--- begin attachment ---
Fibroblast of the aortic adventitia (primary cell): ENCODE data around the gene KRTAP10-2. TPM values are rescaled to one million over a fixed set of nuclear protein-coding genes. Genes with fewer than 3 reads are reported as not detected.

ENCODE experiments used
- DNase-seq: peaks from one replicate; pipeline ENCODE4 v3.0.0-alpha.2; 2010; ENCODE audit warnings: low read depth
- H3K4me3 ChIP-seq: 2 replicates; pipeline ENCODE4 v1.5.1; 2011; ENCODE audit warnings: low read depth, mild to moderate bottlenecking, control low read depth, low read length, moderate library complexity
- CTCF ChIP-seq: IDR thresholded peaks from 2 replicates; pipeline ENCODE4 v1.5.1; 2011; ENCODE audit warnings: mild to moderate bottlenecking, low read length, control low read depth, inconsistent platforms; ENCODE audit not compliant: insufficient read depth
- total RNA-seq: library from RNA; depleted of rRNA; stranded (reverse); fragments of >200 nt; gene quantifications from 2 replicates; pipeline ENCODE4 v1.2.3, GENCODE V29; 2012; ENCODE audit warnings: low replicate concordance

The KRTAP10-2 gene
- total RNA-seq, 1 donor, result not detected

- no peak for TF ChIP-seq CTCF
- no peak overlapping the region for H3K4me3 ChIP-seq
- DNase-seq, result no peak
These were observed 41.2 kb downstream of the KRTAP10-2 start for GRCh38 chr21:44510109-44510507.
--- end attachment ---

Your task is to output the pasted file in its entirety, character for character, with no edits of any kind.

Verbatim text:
Fibroblast of the aortic adventitia (primary cell): ENCODE data around the gene KRTAP10-2. TPM values are rescaled to one million over a fixed set of nuclear protein-coding genes. Genes with fewer than 3 reads are reported as not detected.

ENCODE experiments used
- DNase-seq: peaks from one replicate; pipeline ENCODE4 v3.0.0-alpha.2; 2010; ENCODE audit warnings: low read depth
- H3K4me3 ChIP-seq: 2 replicates; pipeline ENCODE4 v1.5.1; 2011; ENCODE audit warnings: low read depth, mild to moderate bottlenecking, control low read depth, low read length, moderate library complexity
- CTCF ChIP-seq: IDR thresholded peaks from 2 replicates; pipeline ENCODE4 v1.5.1; 2011; ENCODE audit warnings: mild to moderate bottlenecking, low read length, control low read depth, inconsistent platforms; ENCODE audit not compliant: insufficient read depth
- total RNA-seq: library from RNA; depleted of rRNA; stranded (reverse); fragments of >200 nt; gene quantifications from 2 replicates; pipeline ENCODE4 v1.2.3, GENCODE V29; 2012; ENCODE audit warnings: low replicate concordance

The KRTAP10-2 gene
- total RNA-seq, 1 donor, result not detected

- no peak for TF ChIP-seq CTCF
- no peak overlapping the region for H3K4me3 ChIP-seq
- DNase-seq, result no peak
These were observed 41.2 kb downstream of the KRTAP10-2 start for GRCh38 chr21:44510109-44510507.